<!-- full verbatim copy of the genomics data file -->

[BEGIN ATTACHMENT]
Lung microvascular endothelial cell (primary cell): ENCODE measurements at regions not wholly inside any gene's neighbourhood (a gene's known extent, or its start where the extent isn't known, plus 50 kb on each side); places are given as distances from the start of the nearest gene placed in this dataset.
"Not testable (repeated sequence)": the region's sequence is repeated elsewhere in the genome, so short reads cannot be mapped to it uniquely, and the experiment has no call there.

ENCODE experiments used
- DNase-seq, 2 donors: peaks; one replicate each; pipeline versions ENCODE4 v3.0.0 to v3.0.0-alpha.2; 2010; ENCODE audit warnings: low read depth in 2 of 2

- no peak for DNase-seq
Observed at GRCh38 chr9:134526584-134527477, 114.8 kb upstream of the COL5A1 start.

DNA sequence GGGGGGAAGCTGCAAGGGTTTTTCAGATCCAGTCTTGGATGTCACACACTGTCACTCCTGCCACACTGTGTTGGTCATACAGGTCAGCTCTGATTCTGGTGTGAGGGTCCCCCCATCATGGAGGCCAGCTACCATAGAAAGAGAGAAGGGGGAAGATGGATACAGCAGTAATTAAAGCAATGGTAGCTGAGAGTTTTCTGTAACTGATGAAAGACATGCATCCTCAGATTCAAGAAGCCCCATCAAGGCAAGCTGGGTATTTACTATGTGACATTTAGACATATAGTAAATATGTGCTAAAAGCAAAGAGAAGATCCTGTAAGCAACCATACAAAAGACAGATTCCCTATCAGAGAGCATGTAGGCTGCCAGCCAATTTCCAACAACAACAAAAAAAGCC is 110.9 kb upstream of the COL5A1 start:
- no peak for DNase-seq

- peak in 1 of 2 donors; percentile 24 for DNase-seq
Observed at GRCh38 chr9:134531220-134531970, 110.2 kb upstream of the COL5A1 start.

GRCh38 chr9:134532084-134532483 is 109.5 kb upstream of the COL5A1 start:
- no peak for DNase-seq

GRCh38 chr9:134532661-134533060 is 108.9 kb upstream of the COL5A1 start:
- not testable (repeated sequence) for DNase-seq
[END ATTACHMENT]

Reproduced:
Lung microvascular endothelial cell (primary cell): ENCODE measurements at regions not wholly inside any gene's neighbourhood (a gene's known extent, or its start where the extent isn't known, plus 50 kb on each side); places are given as distances from the start of the nearest gene placed in this dataset.
"Not testable (repeated sequence)": the region's sequence is repeated elsewhere in the genome, so short reads cannot be mapped to it uniquely, and the experiment has no call there.

ENCODE experiments used
- DNase-seq, 2 donors: peaks; one replicate each; pipeline versions ENCODE4 v3.0.0 to v3.0.0-alpha.2; 2010; ENCODE audit warnings: low read depth in 2 of 2

- no peak for DNase-seq
Observed at GRCh38 chr9:134526584-134527477, 114.8 kb upstream of the COL5A1 start.

DNA sequence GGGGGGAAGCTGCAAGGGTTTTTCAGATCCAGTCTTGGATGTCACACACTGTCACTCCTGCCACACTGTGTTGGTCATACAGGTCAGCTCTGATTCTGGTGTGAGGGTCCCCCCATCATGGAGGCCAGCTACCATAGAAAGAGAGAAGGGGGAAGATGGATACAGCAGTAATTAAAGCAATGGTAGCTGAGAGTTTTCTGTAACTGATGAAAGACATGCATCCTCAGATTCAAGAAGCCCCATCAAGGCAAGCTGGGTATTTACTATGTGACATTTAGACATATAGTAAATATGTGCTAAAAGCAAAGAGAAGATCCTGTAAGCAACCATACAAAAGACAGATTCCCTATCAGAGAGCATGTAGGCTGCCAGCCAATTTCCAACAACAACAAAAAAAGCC is 110.9 kb upstream of the COL5A1 start:
- no peak for DNase-seq

- peak in 1 of 2 donors; percentile 24 for DNase-seq
Observed at GRCh38 chr9:134531220-134531970, 110.2 kb upstream of the COL5A1 start.

GRCh38 chr9:134532084-134532483 is 109.5 kb upstream of the COL5A1 start:
- no peak for DNase-seq

GRCh38 chr9:134532661-134533060 is 108.9 kb upstream of the COL5A1 start:
- not testable (repeated sequence) for DNase-seq